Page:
"But not only what the nations say against the Jew. How false are the accusations that Jews make against Jews.

"If we study two kehillas Satmar and Lubavitch. We see how beautiful are these two kehillas. Satmar is a beautiful kehilla. I had personal contact many years with Satmar. I even spoke to the Satmar Rav, the old one, zichron l'bracha. The new one I knew well, very well. But the old one I met personally once at midnight in his home. I knew many of them personally. Satmar brought a new dimension to America.

"There's another beautiful kehilla called Lubavitch. I know them personally too. A Lubavitcher was once my rebbe when I was a boy. I learned an entire mesechta kesubos with him. For nothing. He taught me free. And so I have a love for both of these kehillas.

"Sometimes, not in general, sometimes one of these kehillas, one of the people from these kehillas might say something against another one. And we have to learn to disregard these words. Vehitzidku es ha tzadick. They are two kehillas of tzadickim. You must know that.  When I say Satmar I mean all of the Satmar kehillas. All of them. I don't mean each person is a tzadick gamur. But in general, there's no question that their way of life is tznius. Lubavitch their way of life is tznius. Satmar they are devoted to avodas hashem. They go all out to serve Hashem. Lubavitch, all out to serve Hashem. No question about that.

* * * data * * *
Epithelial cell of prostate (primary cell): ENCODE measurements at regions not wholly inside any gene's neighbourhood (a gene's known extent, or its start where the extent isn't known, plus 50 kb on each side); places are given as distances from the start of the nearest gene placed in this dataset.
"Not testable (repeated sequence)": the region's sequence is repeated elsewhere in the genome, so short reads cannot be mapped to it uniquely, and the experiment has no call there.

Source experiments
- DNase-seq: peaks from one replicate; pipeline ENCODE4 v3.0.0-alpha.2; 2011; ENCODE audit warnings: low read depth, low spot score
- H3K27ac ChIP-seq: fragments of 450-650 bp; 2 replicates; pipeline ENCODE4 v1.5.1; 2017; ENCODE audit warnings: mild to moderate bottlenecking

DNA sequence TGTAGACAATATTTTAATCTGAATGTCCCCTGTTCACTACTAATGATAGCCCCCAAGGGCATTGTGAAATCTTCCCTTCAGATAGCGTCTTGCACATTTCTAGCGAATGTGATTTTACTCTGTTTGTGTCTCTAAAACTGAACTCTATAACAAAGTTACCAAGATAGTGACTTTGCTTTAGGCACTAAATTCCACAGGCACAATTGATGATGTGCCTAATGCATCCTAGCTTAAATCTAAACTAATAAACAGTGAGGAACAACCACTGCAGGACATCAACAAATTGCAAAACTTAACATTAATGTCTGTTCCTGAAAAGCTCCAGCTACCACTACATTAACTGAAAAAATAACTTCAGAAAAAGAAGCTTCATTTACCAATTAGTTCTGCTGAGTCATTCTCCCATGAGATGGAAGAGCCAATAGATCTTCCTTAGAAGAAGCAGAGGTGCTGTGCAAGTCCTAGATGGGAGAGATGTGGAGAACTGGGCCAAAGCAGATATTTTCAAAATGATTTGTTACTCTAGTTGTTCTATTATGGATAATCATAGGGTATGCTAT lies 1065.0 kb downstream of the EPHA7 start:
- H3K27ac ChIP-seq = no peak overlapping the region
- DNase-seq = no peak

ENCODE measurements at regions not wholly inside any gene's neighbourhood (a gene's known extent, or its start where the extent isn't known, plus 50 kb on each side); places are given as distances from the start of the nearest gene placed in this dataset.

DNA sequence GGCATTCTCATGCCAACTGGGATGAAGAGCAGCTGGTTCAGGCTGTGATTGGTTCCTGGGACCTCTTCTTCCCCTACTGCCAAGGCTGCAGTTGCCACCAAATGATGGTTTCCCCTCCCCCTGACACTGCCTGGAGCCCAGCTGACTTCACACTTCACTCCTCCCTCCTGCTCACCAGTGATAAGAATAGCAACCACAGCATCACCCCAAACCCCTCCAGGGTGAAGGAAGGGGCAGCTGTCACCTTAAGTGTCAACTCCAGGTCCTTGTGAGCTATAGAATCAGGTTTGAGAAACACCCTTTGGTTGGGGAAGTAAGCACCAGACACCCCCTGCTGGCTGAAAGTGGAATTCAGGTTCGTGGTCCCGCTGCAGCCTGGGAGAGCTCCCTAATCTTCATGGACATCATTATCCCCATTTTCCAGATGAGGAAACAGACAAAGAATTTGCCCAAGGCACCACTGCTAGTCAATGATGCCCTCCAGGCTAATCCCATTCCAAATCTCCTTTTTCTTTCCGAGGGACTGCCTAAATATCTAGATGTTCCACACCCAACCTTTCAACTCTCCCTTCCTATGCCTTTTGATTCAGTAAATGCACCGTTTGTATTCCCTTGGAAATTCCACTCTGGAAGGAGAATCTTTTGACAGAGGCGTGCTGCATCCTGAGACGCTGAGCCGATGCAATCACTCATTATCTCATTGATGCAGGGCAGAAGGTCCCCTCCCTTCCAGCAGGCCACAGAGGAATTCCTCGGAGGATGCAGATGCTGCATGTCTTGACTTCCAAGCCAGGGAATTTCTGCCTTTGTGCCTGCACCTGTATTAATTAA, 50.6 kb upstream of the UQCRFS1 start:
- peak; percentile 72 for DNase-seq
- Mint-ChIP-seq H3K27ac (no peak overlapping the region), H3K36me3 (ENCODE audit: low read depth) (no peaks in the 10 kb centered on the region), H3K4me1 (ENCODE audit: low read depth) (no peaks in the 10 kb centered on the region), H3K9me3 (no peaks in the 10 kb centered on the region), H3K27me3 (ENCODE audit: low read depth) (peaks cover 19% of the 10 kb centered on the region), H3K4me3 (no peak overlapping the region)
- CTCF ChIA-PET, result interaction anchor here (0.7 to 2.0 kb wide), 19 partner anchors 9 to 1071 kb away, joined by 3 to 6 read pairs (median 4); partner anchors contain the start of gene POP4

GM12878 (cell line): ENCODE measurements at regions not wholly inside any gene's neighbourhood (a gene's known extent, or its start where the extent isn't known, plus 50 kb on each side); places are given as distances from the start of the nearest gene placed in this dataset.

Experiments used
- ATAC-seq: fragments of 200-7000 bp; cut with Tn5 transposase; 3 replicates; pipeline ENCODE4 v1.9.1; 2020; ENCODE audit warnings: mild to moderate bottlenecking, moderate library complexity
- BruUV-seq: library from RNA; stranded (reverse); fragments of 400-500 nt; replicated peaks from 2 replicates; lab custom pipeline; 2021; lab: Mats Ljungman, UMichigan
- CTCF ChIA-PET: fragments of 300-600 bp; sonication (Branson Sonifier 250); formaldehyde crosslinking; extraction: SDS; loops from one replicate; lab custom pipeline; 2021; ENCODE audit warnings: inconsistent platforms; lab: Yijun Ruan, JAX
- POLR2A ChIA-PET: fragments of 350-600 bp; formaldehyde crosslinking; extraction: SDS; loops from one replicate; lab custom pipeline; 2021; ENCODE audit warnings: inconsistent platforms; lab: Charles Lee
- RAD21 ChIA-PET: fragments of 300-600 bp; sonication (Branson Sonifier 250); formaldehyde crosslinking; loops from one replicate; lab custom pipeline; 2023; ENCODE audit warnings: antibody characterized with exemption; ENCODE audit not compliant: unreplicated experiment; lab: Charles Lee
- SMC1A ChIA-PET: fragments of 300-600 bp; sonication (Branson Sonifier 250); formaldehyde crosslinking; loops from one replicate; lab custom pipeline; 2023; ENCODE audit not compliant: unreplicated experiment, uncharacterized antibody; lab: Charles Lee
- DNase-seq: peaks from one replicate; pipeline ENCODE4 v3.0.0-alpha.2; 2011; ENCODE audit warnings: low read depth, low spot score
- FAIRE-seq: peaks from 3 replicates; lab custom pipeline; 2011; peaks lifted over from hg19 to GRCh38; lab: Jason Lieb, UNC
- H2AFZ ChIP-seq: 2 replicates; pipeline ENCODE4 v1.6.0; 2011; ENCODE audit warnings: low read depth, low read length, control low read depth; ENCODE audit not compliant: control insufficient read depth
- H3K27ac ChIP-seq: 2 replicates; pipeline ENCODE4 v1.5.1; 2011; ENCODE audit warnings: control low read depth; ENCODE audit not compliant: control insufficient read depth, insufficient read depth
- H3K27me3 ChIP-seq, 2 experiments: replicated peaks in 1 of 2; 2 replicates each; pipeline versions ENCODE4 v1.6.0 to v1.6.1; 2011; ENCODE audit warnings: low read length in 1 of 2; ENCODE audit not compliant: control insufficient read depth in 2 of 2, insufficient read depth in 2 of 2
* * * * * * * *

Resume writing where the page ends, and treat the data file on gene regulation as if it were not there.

"They are not the only kehillas. I have plenty to say about the German kehillah. I love the German kehillah. As a boy I davened every Shabbos in a German shul. I can sit four hours in the afternoon, Shabbos afternoon, in a German shul. These kehillas we have to appreciate. And all the things that are said against them we have to learn how to refute. Vehitzidku es ha tzadick."

R' Avigdor Miller, Loving His People 2, #528 1:06.